Frequency of food consumption among children in the social program. A Consumption of dairy products, B Consumption of foods of animal origin, C Consumption of foods of vegetable origin, D Consumption of processed foods

Table 4 shows the relationship between nutritional status and dietary practices, showing that the consumption < 4 times/week of soft drinks and industrialized juices increased 14.3 times the probability of low weight for height in the study population compared to the group that did not consume them. On the other hand, watching television when eating (PR: 2.82, 95%CI 1.32—4.69) and consumption of sweet snacks (PR: 2.24, 95%CI 1.03—4.87) increased the probability of low height-for-age; while having eaten norms at home decreased the probability of low height-for-age in the study population by 50%.

Table 4 Relationship between nutritional status and dietary practices


The nutritional status of children is conditioned by different factors: consumption of high-calorie dense foods, such as sugary drinks and snacks, exposure to television while eating, low purchasing power, and lack of nutritional knowledge of parents, the way food is prepared, among others [22]. The objective of the study was to determine the relationship between nutritional status and feeding practices in children cared for in the area of foster families by the SOS Children's Villages program in Cartagena, Colombia. The results show that having food standards conditions, a favorable nutritional status, while watching television while eating, consuming sweet snacks, industrialized juices, and soft drinks predispose to an unfavorable nutritional status for the development and growth of the children who were part of the study.

Stunting is a manifestation of suboptimal nutritional status and, in children, constitutes a major public health problem [23]. In our study, we found that a significant proportion of the children were stunted (low height-for-age). These results are similar to those reported in studies carried out in Colombia and other countries in the Latin American region [23, 24]. Moreover, findings from a similar study in children under 5 years of age found that a considerable proportion were stunted [25]. The causes of stunting are multifactorial. For example, the presence of infectious diseases can seriously contribute to the appearance of low height for age [26]. This may be due to increased energy expenditure and needs, which, in turn, may decrease appetite and increase nutrient loss, due to poor digestion, absorption, and disruption of metabolic and intestinal balance caused by vomiting associated with the infection [27]. In Colombia, access to public services, such as drinking water, is very limited [7]. The lack of drinking water is a problem that favors microbiological contaminants that lead to situations such as diarrhea and infectious diseases that can result in inadequate nutritional status, particularly underweight and stunted growth in children [28].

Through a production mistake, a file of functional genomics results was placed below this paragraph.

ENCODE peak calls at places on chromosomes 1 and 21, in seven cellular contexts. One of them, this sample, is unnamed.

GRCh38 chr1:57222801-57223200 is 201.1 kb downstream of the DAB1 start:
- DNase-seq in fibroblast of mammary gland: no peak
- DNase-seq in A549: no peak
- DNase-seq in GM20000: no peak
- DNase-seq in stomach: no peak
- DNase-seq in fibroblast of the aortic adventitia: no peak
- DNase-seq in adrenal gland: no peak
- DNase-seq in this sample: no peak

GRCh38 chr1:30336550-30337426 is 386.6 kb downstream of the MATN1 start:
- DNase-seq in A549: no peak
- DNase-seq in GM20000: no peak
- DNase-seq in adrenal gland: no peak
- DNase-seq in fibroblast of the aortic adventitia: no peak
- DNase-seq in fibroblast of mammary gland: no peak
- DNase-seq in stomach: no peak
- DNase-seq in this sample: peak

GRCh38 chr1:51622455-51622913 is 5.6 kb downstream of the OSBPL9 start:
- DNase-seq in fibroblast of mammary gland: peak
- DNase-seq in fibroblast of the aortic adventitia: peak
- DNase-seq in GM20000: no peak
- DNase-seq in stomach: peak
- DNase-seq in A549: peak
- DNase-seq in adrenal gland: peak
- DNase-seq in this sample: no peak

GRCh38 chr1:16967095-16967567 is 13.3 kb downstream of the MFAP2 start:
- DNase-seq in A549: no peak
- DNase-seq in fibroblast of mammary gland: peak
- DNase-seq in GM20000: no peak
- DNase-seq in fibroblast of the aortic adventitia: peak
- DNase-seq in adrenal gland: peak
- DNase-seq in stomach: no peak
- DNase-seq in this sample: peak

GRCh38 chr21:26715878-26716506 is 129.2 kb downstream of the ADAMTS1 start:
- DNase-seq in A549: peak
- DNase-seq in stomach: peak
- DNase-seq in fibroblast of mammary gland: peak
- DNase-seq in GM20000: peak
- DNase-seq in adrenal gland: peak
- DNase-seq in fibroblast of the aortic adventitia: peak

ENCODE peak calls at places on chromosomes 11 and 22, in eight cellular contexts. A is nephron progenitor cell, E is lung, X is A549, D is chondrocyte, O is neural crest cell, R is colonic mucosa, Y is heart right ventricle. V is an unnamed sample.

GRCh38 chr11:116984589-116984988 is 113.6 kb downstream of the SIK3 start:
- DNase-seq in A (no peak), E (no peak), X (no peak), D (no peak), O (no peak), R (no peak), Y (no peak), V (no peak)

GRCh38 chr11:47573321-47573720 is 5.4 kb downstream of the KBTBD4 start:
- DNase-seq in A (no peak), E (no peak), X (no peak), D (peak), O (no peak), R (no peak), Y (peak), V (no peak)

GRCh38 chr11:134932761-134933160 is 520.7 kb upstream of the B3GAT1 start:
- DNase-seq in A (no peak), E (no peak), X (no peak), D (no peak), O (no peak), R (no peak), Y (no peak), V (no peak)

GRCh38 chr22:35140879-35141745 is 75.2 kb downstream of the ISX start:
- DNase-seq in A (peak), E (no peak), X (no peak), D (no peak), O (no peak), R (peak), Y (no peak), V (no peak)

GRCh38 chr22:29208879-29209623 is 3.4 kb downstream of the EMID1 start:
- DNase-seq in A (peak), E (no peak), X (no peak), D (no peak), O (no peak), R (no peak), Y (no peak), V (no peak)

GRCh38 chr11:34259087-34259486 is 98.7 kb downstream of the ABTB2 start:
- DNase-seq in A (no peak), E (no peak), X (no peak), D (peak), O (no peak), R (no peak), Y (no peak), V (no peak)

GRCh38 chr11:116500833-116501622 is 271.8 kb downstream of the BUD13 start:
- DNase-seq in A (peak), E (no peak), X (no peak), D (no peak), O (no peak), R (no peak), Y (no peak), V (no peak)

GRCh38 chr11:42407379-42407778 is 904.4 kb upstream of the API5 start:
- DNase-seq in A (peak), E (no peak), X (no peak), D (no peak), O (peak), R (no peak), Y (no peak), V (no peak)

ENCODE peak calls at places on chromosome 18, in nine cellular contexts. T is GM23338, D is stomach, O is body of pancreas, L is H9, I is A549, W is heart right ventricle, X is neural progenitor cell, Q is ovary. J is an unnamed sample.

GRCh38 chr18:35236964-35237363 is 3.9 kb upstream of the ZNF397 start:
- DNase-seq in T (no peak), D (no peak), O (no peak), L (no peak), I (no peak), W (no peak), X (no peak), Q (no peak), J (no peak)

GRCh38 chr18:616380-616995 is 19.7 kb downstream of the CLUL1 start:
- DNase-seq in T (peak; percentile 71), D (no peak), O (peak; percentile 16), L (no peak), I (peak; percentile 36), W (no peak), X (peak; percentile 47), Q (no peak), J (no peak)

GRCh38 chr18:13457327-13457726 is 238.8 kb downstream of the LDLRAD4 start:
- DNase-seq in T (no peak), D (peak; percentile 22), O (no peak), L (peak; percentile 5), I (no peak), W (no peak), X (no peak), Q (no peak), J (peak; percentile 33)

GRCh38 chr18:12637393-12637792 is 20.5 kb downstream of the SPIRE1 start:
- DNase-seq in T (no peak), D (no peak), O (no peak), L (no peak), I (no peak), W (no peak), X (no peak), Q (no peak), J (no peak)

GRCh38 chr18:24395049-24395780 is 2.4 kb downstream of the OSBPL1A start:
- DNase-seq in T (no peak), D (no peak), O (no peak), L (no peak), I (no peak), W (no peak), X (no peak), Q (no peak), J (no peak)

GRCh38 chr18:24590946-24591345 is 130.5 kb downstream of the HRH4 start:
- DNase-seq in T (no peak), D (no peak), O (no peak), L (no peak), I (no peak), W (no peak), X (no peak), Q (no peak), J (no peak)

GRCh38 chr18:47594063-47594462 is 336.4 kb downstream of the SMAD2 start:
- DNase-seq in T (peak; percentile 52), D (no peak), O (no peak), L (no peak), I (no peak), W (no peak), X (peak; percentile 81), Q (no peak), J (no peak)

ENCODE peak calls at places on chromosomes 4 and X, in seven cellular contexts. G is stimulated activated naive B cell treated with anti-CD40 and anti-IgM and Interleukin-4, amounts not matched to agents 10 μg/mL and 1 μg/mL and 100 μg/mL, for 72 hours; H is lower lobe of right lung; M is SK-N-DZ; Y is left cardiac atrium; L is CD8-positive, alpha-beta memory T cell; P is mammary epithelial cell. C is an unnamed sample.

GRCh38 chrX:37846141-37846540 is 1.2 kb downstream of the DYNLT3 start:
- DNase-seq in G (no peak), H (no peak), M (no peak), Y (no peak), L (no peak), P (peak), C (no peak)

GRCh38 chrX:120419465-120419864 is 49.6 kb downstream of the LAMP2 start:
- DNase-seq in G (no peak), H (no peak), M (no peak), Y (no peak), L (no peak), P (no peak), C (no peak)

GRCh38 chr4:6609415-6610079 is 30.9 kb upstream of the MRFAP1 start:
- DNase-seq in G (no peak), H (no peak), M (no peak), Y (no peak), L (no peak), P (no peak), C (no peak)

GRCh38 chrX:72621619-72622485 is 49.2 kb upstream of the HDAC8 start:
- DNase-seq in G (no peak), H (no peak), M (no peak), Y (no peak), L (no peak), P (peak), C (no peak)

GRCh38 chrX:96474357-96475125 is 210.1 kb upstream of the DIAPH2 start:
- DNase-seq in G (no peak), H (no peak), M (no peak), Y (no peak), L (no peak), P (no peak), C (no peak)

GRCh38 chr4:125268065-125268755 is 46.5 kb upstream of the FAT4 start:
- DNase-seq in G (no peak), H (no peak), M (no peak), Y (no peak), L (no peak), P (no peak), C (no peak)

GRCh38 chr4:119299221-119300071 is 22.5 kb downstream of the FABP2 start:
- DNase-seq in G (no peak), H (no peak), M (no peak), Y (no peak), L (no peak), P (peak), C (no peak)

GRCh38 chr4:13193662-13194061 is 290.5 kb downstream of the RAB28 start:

On the other hand, diet represents one of the main determinants of nutritional status in children. The influence of dietary intake on the growth of children is undeniable and well documented in the literature [26, 29, 30]. For example, healthy diets with a predominance of dairy products, vegetables, fruits, and whole grains are necessary to meet the nutritional requirements of children to ensure adequate growth and have a positive impact not only on weight but also on height [30]. However, an important aspect of chronic malnutrition or stunting in children is micronutrient deficiency during pregnancy, exclusive breastfeeding, and well-planned complementary feeding. Furthermore, there is usually a high consumption of an unbalanced and unbalanced diet, characterized mostly by high-calorie foods [31]. In the current study, it was found that the consumption of < 4 v/s of soft drinks, industrialized juices, and sweet snacks increased the probability of having low weight for height. These foods are mostly known as ultra-processed foods. Ultra processed foods and beverages are calorically dense, contain high amounts of unhealthy nutrients such as free sugars, sodium, and saturated fats, and are low in beneficial nutrients such as fiber and micronutrients [32]. These products may represent not only a risk factor for health (appearance of non-communicable diseases) but also for the nutritional status of children [33]. This could be due to the fact that, in these foods and beverages, there is not an adequate intake of macronutrients and micronutrients, such as proteins, healthy fatty acids, vitamins, minerals, and bioactive elements, essential for the growth and physical development of children [34]. Therefore, understanding which specific foods and nutrients are associated with children's growth is necessary to implement food-based intervention programs targeting parents, caregivers, and teachers to achieve better health and nutritional outcomes in children.